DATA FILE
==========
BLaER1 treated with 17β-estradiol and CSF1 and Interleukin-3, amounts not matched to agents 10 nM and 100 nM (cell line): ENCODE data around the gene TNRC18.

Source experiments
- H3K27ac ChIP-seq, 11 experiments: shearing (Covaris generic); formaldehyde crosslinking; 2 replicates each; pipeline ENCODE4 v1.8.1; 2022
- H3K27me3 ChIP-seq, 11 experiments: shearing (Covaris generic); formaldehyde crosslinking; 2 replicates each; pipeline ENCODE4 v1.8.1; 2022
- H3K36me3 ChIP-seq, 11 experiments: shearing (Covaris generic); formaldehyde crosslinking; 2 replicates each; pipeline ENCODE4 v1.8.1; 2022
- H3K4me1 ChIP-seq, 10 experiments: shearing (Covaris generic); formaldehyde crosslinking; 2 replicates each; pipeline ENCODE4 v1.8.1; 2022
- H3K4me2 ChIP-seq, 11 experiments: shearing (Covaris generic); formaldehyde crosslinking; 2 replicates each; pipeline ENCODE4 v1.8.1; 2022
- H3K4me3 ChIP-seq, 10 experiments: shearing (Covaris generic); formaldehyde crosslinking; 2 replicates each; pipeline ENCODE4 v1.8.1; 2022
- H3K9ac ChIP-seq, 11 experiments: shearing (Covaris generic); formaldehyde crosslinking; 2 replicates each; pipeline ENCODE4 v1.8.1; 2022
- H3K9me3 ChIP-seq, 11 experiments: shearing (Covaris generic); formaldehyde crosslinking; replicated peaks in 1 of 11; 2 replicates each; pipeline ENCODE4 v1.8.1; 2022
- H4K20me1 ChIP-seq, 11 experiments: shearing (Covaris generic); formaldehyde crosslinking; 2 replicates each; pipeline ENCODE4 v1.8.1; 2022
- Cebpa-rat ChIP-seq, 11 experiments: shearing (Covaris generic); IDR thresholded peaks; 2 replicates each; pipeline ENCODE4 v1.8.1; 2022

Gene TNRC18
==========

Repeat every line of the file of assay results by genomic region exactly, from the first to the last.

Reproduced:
BLaER1 treated with 17β-estradiol and CSF1 and Interleukin-3, amounts not matched to agents 10 nM and 100 nM (cell line): ENCODE data around the gene TNRC18.

Source experiments
- H3K27ac ChIP-seq, 11 experiments: shearing (Covaris generic); formaldehyde crosslinking; 2 replicates each; pipeline ENCODE4 v1.8.1; 2022
- H3K27me3 ChIP-seq, 11 experiments: shearing (Covaris generic); formaldehyde crosslinking; 2 replicates each; pipeline ENCODE4 v1.8.1; 2022
- H3K36me3 ChIP-seq, 11 experiments: shearing (Covaris generic); formaldehyde crosslinking; 2 replicates each; pipeline ENCODE4 v1.8.1; 2022
- H3K4me1 ChIP-seq, 10 experiments: shearing (Covaris generic); formaldehyde crosslinking; 2 replicates each; pipeline ENCODE4 v1.8.1; 2022
- H3K4me2 ChIP-seq, 11 experiments: shearing (Covaris generic); formaldehyde crosslinking; 2 replicates each; pipeline ENCODE4 v1.8.1; 2022
- H3K4me3 ChIP-seq, 10 experiments: shearing (Covaris generic); formaldehyde crosslinking; 2 replicates each; pipeline ENCODE4 v1.8.1; 2022
- H3K9ac ChIP-seq, 11 experiments: shearing (Covaris generic); formaldehyde crosslinking; 2 replicates each; pipeline ENCODE4 v1.8.1; 2022
- H3K9me3 ChIP-seq, 11 experiments: shearing (Covaris generic); formaldehyde crosslinking; replicated peaks in 1 of 11; 2 replicates each; pipeline ENCODE4 v1.8.1; 2022
- H4K20me1 ChIP-seq, 11 experiments: shearing (Covaris generic); formaldehyde crosslinking; 2 replicates each; pipeline ENCODE4 v1.8.1; 2022
- Cebpa-rat ChIP-seq, 11 experiments: shearing (Covaris generic); IDR thresholded peaks; 2 replicates each; pipeline ENCODE4 v1.8.1; 2022

Gene TNRC18